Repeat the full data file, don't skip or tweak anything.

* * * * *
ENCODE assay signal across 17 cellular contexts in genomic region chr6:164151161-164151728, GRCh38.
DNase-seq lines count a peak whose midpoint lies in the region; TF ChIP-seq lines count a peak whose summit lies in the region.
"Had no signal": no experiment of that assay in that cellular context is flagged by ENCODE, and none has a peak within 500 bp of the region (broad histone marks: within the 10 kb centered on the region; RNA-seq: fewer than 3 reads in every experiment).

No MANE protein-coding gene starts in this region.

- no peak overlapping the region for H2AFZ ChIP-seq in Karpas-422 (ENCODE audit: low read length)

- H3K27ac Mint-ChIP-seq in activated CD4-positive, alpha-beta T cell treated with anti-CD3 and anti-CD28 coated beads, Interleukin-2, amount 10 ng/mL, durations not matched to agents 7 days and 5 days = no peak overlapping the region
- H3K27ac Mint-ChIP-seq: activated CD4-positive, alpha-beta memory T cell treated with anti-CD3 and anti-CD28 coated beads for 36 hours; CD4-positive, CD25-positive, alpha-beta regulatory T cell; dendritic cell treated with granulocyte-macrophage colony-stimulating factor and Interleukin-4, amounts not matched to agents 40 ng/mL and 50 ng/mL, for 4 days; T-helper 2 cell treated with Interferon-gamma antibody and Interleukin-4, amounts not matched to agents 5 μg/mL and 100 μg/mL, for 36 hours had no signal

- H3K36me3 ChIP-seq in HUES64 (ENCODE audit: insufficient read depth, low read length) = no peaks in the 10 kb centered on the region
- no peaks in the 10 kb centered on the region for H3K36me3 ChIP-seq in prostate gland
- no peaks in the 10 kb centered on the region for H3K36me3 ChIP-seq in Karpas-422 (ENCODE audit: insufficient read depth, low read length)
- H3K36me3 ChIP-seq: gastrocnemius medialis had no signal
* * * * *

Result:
ENCODE assay signal across 17 cellular contexts in genomic region chr6:164151161-164151728, GRCh38.
DNase-seq lines count a peak whose midpoint lies in the region; TF ChIP-seq lines count a peak whose summit lies in the region.
"Had no signal": no experiment of that assay in that cellular context is flagged by ENCODE, and none has a peak within 500 bp of the region (broad histone marks: within the 10 kb centered on the region; RNA-seq: fewer than 3 reads in every experiment).

No MANE protein-coding gene starts in this region.

- no peak overlapping the region for H2AFZ ChIP-seq in Karpas-422 (ENCODE audit: low read length)

- H3K27ac Mint-ChIP-seq in activated CD4-positive, alpha-beta T cell treated with anti-CD3 and anti-CD28 coated beads, Interleukin-2, amount 10 ng/mL, durations not matched to agents 7 days and 5 days = no peak overlapping the region
- H3K27ac Mint-ChIP-seq: activated CD4-positive, alpha-beta memory T cell treated with anti-CD3 and anti-CD28 coated beads for 36 hours; CD4-positive, CD25-positive, alpha-beta regulatory T cell; dendritic cell treated with granulocyte-macrophage colony-stimulating factor and Interleukin-4, amounts not matched to agents 40 ng/mL and 50 ng/mL, for 4 days; T-helper 2 cell treated with Interferon-gamma antibody and Interleukin-4, amounts not matched to agents 5 μg/mL and 100 μg/mL, for 36 hours had no signal

- H3K36me3 ChIP-seq in HUES64 (ENCODE audit: insufficient read depth, low read length) = no peaks in the 10 kb centered on the region
- no peaks in the 10 kb centered on the region for H3K36me3 ChIP-seq in prostate gland
- no peaks in the 10 kb centered on the region for H3K36me3 ChIP-seq in Karpas-422 (ENCODE audit: insufficient read depth, low read length)
- H3K36me3 ChIP-seq: gastrocnemius medialis had no signal